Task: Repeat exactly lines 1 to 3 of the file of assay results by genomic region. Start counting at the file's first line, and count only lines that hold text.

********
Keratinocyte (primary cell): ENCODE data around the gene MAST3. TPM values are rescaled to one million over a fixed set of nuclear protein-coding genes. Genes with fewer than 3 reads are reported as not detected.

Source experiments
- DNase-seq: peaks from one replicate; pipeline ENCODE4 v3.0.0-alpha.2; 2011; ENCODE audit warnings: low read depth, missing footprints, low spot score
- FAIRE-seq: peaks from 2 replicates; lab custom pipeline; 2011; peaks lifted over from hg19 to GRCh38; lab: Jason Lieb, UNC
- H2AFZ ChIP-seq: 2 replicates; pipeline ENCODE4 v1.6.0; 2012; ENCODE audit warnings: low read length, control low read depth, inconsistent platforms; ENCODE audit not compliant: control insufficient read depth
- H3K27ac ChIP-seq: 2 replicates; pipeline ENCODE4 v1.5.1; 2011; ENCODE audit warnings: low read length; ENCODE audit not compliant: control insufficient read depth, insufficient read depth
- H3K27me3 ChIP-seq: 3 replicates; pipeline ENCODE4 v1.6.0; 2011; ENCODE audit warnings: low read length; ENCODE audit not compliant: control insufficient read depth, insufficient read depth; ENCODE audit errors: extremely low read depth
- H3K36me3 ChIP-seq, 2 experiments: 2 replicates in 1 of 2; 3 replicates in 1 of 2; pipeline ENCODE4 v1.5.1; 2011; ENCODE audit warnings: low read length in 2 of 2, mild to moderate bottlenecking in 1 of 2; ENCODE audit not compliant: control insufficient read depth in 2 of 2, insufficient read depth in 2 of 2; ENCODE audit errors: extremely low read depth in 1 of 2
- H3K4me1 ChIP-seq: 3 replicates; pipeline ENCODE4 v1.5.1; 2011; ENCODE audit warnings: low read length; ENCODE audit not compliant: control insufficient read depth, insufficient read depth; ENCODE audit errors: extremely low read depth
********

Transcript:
Keratinocyte (primary cell): ENCODE data around the gene MAST3. TPM values are rescaled to one million over a fixed set of nuclear protein-coding genes. Genes with fewer than 3 reads are reported as not detected.

Source experiments
- DNase-seq: peaks from one replicate; pipeline ENCODE4 v3.0.0-alpha.2; 2011; ENCODE audit warnings: low read depth, missing footprints, low spot score